Those words will be scanned, remixed and twisted by crowds of fast and lazy readers on wiki sites and added automatically under message chains. Reactions to my words will degenerate over and over again in absurd cables of nameless anonymous insults and unrelated polemics.

The algorithms will find correlations between those who read my words and their romantic adventures, their debts and, shortly, their genes. In the long run, these words will contribute to the fortunes of those few who have been able to position themselves as lords of computer chaos.

The wide range of destinations of these words will unfold almost completely in the lifeless world of pure information. Only in a small minority of cases these words will be read by real human eyes.

And yet it is you, the person, and a rarity among my readers, whom I hope to reach. The words here are written for people, not computers. There’s something I want to say: you have to really be someone before you can share what you are.

Less than a decade ago, the possibilities of the Web were still a promise full of hope.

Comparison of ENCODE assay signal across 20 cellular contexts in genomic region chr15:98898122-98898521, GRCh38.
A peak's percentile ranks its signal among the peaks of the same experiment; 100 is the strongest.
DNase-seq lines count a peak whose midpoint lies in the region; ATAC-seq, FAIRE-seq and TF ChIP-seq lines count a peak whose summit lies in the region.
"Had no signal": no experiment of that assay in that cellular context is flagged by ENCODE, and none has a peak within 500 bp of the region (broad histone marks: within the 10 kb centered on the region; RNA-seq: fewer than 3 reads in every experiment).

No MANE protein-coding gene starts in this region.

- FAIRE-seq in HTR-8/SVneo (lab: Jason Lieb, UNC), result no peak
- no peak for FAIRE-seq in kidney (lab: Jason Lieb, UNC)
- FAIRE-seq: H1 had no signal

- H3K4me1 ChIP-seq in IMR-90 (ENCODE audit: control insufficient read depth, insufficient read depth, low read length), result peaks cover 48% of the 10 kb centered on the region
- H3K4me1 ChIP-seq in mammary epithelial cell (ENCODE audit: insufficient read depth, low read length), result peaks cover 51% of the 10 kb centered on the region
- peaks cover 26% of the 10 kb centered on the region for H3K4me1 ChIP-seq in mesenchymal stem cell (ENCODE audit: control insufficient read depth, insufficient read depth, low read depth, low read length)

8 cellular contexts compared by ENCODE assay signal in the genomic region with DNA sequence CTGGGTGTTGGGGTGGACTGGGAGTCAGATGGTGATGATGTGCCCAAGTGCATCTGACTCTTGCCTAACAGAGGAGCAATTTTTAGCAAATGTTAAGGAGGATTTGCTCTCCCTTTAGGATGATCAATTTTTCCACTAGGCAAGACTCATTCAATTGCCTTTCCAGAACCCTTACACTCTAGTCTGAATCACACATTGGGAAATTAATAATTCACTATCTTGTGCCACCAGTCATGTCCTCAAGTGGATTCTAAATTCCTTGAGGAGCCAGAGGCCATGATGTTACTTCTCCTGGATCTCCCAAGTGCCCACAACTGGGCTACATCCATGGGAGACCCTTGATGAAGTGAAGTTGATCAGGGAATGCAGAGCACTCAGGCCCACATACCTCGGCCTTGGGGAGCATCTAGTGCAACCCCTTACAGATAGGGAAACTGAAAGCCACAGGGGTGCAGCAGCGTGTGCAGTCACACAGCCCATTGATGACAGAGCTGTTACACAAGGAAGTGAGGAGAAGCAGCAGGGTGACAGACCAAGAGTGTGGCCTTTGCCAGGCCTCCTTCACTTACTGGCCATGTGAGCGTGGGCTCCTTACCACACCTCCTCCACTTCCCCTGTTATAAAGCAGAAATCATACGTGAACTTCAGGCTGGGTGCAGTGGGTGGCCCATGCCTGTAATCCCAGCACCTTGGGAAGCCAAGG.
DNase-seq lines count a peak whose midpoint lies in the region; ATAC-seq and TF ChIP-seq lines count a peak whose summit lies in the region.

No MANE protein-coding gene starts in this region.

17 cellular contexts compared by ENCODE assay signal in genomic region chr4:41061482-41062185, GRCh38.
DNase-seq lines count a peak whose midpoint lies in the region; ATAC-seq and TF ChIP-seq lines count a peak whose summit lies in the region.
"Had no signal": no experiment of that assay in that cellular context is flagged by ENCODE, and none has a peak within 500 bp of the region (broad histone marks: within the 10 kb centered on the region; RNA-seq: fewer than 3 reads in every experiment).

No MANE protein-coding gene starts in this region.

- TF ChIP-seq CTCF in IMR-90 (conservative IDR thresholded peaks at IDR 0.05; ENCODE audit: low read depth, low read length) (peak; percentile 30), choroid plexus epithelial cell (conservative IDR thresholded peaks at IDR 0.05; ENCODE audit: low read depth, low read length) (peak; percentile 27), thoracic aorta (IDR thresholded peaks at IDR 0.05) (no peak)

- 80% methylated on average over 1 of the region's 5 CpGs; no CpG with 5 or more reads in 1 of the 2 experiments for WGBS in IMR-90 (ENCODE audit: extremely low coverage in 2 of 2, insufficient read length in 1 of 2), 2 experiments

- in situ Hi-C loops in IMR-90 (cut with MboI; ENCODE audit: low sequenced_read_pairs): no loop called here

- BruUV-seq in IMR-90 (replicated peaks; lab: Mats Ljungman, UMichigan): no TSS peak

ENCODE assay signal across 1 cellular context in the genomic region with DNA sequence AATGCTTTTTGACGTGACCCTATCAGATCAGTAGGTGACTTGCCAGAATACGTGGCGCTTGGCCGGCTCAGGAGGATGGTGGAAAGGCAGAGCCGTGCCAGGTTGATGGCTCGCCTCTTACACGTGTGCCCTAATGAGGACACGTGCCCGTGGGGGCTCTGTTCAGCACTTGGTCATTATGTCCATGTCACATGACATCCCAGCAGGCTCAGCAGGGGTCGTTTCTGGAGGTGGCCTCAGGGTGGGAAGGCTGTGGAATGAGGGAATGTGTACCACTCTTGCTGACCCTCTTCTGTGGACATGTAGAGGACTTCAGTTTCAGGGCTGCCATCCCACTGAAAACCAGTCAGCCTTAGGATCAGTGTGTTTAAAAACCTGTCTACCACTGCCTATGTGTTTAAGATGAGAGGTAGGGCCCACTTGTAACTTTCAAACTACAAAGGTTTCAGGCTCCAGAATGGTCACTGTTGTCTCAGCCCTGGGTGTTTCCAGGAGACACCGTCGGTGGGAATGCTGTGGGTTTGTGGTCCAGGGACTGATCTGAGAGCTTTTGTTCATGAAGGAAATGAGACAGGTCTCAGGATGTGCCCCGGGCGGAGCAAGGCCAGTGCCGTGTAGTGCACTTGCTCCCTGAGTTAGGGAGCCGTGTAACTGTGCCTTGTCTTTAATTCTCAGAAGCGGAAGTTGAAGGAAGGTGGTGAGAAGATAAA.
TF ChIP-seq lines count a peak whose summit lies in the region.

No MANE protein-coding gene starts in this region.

Its commercial power was a fact, it was no longer difficult to see that it would transform any kind of industry forever, and the newly born social networks seemed able to achieve, quite perfectly, an old enlightened dream: connect individuals and allow them exchanging affections and information, so easily, that the origin of many of the human conflicts – the lack of communication, the lack of elements of judgment, the survival of frontiers that separate and distinguish the experiences of each other – could be minimized.

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Social networks aim to keep record of all our actions | Image from Wall Street International